ELLSWORTH — What is a restaurant owner to do when there aren’t enough cooks in the kitchen (and haven’t been for years)?
The Maine Department of Labor (DOL) and trade group HospitalityMaine think they have the answer, or at least part of it: apprenticeships.
“It’s sort of an old thing that’s resurging for the hospitality industry,” said Steve Hewins, CEO of HospitalityMaine.
“I’m hopeful that it’s going to be a real solution.”
The apprenticeship program is modeled after a similar offering from the National Restaurant Association, said Hewins, and offered in coordination with the state’s community college system.
“Community colleges are becoming more relevant because people are realizing they’re going to lead to jobs,” Hewins added.
Apprentices are required to be enrolled in coursework related to their job in hospitality, such as culinary arts or tourism management. Certain classes will count toward the apprenticeship certificate.
“Coursework is customized to work around the schedules of the hotel and restaurant industry,” said Hewins, with many classes offered online or on days restaurants may be closed.
“Our objective is to source entirely new students and get them in at the entry level. The critical need is new staff.”
The state has other apprenticeship programs “mostly in the trades,” said Hewins, but the idea of hospitality apprenticeships is relatively new.
Businesses that employ students who are participating in the program are eligible for up to $1,200 in reimbursement from the state for each apprentice they take on.
“The business is required to move you through a certain skill set,” said Hewins, as well as guarantee raises as students advance.
“You could start by washing dishes but then you learn to cook vegetables, run the Frialator, manage the budget,” said Hewins. After completing a certain amount of coursework and on-the-job training, students receive a certificate approved by the DOL.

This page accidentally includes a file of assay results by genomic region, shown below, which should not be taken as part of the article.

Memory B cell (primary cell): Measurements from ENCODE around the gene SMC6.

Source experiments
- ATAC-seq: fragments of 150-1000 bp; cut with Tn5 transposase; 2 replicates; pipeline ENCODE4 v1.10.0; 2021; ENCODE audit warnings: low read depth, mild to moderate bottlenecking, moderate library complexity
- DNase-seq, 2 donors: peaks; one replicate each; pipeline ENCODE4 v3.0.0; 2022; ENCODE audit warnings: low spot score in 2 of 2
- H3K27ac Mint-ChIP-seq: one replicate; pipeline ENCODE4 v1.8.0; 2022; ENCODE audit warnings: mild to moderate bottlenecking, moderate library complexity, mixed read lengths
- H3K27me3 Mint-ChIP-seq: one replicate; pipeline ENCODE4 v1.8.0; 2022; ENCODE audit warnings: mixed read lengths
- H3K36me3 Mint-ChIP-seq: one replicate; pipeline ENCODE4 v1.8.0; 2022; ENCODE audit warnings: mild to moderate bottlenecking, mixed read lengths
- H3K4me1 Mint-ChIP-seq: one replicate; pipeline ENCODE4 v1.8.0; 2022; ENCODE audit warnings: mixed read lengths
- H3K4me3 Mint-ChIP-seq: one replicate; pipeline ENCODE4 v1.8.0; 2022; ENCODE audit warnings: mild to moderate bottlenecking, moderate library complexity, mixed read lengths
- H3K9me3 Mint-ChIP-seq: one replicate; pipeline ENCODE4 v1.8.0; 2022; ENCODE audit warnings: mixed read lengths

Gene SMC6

“That gives it federal credibility,” Hewins said.
But the point isn’t to train chefs and hotel workers and send them elsewhere.
“This could help with the seasonal shortages that we have,” Hewins. “But our goal is to build careers, not just temporary seasonal workers. We get these people placed and they stay on a year-round-basis. The main thing for us is to build the next generation.”
The program will help recruit students for businesses hungry for workers. Hewins said he expects “at least three dozen” businesses to sign up.
“We’ll put them in the pool and hopefully have enough students for everybody come spring” when the program is slated to begin, Hewins said.
The hospitality apprenticeship idea was jointly conceived by HospitalityMaine and the DOL, which is funding the reimbursement for employers.
Businesses in all sectors have struggled to fill positions in a time of historically low unemployment and increasingly complicated requirements for temporary worker visas.
The shortage has been particularly acute in Hancock County, where unemployment rates have been lower than the statewide average for several years. Many shops have had to cut back hours or take on fewer jobs. Service in many restaurants has been slower, with fewer chefs to cook and waiters to serve.
A shifting workforce is contributing to the hospitality worker shortage. According to a DOL report, jobs in the future are expected to require higher levels of education and be increasingly service-based rather than goods-producing. Hospitality is predicted to be one of just three sectors (including health care and professional/business services) to experience gains in the next five years.
Further exacerbating the issue, the state’s population is aging and, barring an influx of workers, the number of working-age Mainers is expected to decline by 2024. (Migration into the state peaked in the 1970s and has decreased in the ensuing decades.)
Recruiting workers from out of state isn’t the only option.
“While attracting more workers to Maine is important and definitely part of the answer, there are still thousands of Maine people who are not engaged in our workforce,” said DOL Commissioner John Butera in a statement announcing the apprenticeship program.
“It is incumbent upon us at the Department of Labor to engage them and remove as many barriers as possible to their success as part of Maine’s economy.”